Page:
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Deal boosts MicroStrategy platform's foray into government

Through its new deal with ImmixGroup, a distributor of enterprise software to the public sector, MicroStrategy aims to increase sales of its BI platform to government agencies.

The MicroStrategy platform already has a presence in federal, state and local government offices, but the vendor says it's about to get bigger.

On August 5, the business intelligence and analytics vendor, based in Tysons Corner, Va., made public an agreement with ImmixGroup, a distributor of enterprise software for the public sector with headquarters in McLean, Va., to distribute the MicroStrategy platform to government agencies.

MicroStrategy already has an internal department dedicated to the public sector, and counts the U.S. Departments of State, Defense and Housing and Urban Development as well as the Transportation Security Administration, among other federal agencies, as customers.

But by enlisting ImmixGroup as, in essence, a conduit to government contracts, MicroStrategy said it can speed up the pace of its foray into agencies at all levels.

"It's such a fast-growing market and there's a lot of opportunity for us to get analytics in their hands," said Rick "Ozzie" Nelson, MicroStrategy's vice president and general manager for the public sector. "Data is the single biggest untapped resource the Federal Government owns -- they've been collecting it since the inception of the country. The problem is how to get their arms around the data and make sense of it."

In particular, according to Nelson, the HyperIntelligence tool in the Microstrategy platform is suited to governments at all levels.

HyperIntelligence, which was introduced as part of MicroStrategy 2019, aims to bring BI to users rather than force users to seek out data, doing so by injecting information into web-based workflows. For example, a user can hover over a word and get a box pop up with pertinent data.

A screenshot shows how data is delivered in Outlook through MicroStrategy's HyperIntelligence.
A sample screenshot shows how MicroStrategy's HyperIntelligence can deliver data in Outlook.

It also reduces what Nelson calls click intolerance. The MicroStrategy platform is designed to minimize the number of clicks it takes to get from the initial search for data to the solution.

"The X-factor has always been ensuring that the right data is being used to make decisions," Nelson said, "and that's a challenge a lot of our federal customers face and one that HyperIntelligence is suited for."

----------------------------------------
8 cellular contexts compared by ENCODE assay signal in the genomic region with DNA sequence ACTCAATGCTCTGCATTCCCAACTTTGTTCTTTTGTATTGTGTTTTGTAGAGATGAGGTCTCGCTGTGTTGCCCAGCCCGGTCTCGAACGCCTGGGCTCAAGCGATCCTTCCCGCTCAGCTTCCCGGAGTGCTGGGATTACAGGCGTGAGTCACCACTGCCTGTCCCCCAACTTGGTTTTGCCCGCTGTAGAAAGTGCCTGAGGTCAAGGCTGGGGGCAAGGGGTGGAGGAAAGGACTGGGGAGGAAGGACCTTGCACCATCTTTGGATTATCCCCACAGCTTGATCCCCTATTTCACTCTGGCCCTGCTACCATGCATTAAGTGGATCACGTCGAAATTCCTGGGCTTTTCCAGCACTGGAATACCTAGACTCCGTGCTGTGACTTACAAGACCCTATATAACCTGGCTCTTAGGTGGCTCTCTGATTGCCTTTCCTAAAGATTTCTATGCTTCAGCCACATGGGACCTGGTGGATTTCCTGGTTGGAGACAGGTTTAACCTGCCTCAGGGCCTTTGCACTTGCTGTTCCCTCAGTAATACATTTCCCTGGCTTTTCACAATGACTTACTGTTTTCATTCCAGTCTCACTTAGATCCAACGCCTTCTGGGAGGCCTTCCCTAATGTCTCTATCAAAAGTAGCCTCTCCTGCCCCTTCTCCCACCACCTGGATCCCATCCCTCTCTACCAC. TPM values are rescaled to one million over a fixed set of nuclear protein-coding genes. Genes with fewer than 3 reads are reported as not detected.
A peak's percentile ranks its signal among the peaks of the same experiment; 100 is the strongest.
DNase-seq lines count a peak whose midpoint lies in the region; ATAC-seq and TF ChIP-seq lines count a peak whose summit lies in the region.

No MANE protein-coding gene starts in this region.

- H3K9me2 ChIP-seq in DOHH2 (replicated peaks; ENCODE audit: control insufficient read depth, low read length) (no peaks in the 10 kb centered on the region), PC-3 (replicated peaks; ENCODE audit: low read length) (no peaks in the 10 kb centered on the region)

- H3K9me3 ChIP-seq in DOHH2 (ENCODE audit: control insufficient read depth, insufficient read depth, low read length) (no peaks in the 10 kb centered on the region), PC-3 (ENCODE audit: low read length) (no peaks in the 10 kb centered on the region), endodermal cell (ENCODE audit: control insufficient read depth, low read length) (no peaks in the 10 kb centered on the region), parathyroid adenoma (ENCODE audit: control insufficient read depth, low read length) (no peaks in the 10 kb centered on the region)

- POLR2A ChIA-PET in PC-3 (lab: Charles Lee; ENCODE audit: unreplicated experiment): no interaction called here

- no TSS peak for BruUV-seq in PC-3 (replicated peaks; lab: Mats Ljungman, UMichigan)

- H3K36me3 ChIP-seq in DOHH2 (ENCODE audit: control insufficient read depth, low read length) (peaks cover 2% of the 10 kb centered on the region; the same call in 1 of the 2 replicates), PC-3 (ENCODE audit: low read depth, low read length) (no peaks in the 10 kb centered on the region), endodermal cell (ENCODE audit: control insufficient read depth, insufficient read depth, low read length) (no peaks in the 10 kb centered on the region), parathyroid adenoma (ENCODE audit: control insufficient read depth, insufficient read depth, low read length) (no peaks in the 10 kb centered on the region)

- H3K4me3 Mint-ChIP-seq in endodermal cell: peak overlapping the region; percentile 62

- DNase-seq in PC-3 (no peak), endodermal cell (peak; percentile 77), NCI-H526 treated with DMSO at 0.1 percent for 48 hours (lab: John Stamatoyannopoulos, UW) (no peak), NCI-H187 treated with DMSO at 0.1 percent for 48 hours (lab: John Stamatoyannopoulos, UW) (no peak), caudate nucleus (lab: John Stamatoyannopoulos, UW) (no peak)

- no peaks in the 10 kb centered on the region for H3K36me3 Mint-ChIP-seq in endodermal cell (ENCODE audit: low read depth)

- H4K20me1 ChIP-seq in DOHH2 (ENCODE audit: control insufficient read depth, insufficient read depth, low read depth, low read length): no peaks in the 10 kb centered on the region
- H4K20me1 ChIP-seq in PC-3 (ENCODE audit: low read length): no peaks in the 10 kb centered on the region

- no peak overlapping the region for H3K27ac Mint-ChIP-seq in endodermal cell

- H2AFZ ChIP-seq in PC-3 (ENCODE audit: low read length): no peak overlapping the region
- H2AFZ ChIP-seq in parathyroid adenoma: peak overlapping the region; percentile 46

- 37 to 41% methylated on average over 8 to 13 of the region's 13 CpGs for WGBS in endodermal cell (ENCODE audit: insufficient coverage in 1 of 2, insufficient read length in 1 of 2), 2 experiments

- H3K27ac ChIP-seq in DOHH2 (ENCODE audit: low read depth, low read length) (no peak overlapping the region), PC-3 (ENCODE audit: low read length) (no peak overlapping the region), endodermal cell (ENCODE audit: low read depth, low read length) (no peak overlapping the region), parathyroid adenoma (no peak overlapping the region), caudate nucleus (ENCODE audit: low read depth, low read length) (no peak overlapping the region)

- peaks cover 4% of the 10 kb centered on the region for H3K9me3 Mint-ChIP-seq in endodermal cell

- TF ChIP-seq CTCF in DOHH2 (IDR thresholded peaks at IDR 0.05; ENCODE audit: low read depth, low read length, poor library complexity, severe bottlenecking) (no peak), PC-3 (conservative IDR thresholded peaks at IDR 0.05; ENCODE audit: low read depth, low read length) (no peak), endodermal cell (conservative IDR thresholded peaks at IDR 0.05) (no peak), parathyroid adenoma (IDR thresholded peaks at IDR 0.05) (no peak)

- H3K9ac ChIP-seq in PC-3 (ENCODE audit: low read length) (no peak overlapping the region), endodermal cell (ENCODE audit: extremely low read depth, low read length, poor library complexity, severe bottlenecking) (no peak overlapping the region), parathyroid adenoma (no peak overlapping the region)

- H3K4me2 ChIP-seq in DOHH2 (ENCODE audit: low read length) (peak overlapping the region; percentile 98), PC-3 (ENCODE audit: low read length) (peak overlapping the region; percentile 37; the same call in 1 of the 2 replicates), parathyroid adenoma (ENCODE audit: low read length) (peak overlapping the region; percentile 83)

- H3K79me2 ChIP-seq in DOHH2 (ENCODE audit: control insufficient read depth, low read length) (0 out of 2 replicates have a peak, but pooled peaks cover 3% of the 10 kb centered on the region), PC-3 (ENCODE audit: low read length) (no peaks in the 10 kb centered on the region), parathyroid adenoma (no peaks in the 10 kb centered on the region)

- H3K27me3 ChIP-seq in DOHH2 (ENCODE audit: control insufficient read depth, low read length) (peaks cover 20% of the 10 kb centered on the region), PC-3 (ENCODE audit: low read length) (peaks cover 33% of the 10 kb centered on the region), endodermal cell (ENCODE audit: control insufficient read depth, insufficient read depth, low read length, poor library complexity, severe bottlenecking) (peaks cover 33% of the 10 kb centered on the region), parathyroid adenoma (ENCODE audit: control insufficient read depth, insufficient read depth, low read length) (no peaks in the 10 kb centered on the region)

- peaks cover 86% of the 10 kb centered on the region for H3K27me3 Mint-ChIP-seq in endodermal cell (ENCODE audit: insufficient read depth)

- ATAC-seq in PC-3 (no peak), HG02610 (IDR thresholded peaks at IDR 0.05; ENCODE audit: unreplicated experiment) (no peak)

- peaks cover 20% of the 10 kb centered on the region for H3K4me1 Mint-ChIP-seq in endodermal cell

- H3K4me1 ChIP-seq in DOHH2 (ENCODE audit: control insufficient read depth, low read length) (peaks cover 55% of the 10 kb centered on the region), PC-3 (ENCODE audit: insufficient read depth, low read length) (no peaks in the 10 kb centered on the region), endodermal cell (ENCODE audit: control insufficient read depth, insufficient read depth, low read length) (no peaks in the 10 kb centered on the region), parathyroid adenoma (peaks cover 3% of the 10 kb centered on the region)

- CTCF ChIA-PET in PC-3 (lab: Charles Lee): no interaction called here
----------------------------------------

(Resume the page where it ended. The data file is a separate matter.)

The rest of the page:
Data is the single biggest untapped resource the Federal Government owns – they've been collecting it since the inception of the country. The problem is how to get their arms around the data and make sense of it.
Rick 'Ozzie' NelsonVice president and general manager for the public sector, MicroStrategy

Regarding the agreement with ImmixGroup and how it will benefit MicroStrategy, it's essentially a means of cutting through the enormous amount of bidding regulations for contracts with government agencies.

Or, more specifically, it's putting the onus on someone else to handle that aspect of getting the MicroStrategy platform into the hands of government customers while allowing MicroStrategy to focus on the technology.

"They know the ins and outs of government contracting and requirements, something that software companies like MicroStrategy don't want to have to specialize in," said Doug Henschen, analyst at Constellation Research.

The agreement with ImmixGroup also represents the continuation of MicroStrategy finding creative ways to expand its presence.

In June, the vendor sold a domain name for $30 million, adding to its ability to invest in the research and development of the MicroStrategy platform. MicroStrategy bought the domain name decades ago, along with a host of others.

"They continue to expand and haven't gotten bought," said Rick Sherman, founder and managing partner of Athena IT Solutions. "MicroStrategy has been a constant force with good sales and has a great, loyal customer base. If they're not at the forefront of an innovation, they follow the innovator very quickly."

MicroStrategy's agreement with ImmixGroup comes as the federal government is mandating that public entities upgrade outdated IT systems with modern technologies, with particular focus on data and its security.

The Modernizing Government Technology Act was signed into law in 2017 establishing a $250 million fund to invest in IT platforms, while the U.S. Federal Information Technology Acquisition Reform Act was passed in 2014 as part of the National Defense Authorization Act to empower the chief information officer of each federal agency to make decisions with respect to modernizing their IT solutions.

According to Nelson, the arrangement with ImmixGroup represents the largest such deal MicroStrategy has made with a conduit. It's something the vendor has done before, but not on the scale of the recently announced agreement.

"It's a force multiplier that gives us access to contract vehicles -- access that we might not otherwise have," he said. "We don't have to go and find contract officers. It saves time, and accelerates the delivery."

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